In the garden of the tiny green house, there is a particularly invasive weed that stands on a 2 foot stalk. It has spread into every corner of the garden, has swallowed up every spare inch of available soil. It has become a veritable redwood forest to the colony of ants that carry out their tiny work in the weed shade. Last weekend, as I was considering how to best attack this herbaceous infestation, I noticed a hint of pink peeking up from under the weed canopy. I pulled back the stalks and unwrapped a beautiful peony flower like a late summer present. The peony is my favorite flower, in part because it reminds me of the old rock house inhabited by 4 generations of Haines, and in part because it is the flower of the tattoo emblazoned on my wife’s right shoulder. The peony reminds me of the rooted work of home, and of love. It reminds me that even the tiniest seeds can grow into bold and beautiful flowers.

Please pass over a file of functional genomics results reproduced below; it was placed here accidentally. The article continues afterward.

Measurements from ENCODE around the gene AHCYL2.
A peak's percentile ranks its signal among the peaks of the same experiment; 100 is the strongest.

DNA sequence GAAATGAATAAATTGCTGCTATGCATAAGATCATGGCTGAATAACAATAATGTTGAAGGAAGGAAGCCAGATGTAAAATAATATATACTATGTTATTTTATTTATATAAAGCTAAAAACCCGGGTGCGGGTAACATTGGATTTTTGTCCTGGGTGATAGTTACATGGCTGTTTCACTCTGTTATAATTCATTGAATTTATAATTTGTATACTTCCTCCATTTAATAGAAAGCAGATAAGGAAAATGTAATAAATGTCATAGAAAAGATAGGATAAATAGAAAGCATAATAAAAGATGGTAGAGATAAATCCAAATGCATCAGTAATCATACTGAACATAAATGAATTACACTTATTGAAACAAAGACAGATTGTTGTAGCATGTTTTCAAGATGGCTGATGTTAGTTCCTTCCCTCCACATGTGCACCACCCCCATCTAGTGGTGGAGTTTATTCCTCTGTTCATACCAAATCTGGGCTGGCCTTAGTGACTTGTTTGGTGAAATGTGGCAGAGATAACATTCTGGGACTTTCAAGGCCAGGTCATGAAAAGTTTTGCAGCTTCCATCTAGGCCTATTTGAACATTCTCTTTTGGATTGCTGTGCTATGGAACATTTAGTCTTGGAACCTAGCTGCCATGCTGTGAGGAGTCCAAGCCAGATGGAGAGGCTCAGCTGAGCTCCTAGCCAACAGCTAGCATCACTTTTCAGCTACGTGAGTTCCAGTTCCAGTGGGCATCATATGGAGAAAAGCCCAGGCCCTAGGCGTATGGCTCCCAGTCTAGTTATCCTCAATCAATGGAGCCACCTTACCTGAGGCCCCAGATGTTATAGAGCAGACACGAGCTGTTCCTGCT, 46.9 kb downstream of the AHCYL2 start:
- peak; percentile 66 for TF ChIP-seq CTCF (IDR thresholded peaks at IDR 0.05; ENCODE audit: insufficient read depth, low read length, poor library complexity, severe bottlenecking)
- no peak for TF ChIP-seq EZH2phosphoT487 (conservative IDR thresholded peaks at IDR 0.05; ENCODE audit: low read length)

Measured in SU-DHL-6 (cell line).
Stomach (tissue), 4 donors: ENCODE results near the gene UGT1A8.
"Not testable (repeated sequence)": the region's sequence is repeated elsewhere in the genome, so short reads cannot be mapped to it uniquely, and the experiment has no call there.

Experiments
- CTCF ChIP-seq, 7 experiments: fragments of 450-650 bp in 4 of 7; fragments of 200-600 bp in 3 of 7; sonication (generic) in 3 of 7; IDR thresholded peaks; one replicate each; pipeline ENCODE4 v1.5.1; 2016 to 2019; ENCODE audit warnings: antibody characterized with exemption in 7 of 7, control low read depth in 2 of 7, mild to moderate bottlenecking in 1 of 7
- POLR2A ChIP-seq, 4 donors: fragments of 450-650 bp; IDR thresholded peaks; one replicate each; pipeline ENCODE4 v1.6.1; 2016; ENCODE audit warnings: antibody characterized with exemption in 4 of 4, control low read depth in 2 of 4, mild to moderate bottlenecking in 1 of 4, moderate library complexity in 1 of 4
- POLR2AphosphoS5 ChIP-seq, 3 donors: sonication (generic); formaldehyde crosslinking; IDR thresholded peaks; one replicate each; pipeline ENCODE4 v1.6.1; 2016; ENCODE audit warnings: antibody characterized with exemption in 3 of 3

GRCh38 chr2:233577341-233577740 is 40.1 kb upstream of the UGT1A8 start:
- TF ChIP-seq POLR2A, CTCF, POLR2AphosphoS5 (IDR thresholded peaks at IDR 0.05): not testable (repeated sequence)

2.

This is not piece about tiny houses, English gardens, or peonies. This is not a piece about sexy tattoos or neighborhood churches, either. This is a piece about weeds and noise.

Weeds hide the ants marching, the tiny but necessary work of surviving under the shade. The green noise of weedy foliage obscures the beauty of the peony bud, the way it pushes up from the ground in rooted glory. Weeds beat back the true prizes of the garden. Weeds, a metaphor in-and-of themselves, distract from every other good garden metaphor.

Consider the weeds and the noise of the day. There are people marching at home and abroad; there is work being done, and work left to do. And yet, the noise from the 24 hour news cycle and social media consumes every spare corner of thought and silence, distracts us from the boots on the ground. The infighting is at a fever pitch–the war of words is louder than ever–and if you listened, you might think that reconciliation is a pipe dream.

I wonder, “where is the beauty of rooted work?” And then I remember; it is hidden somewhere under all these distracting, noisy weeds.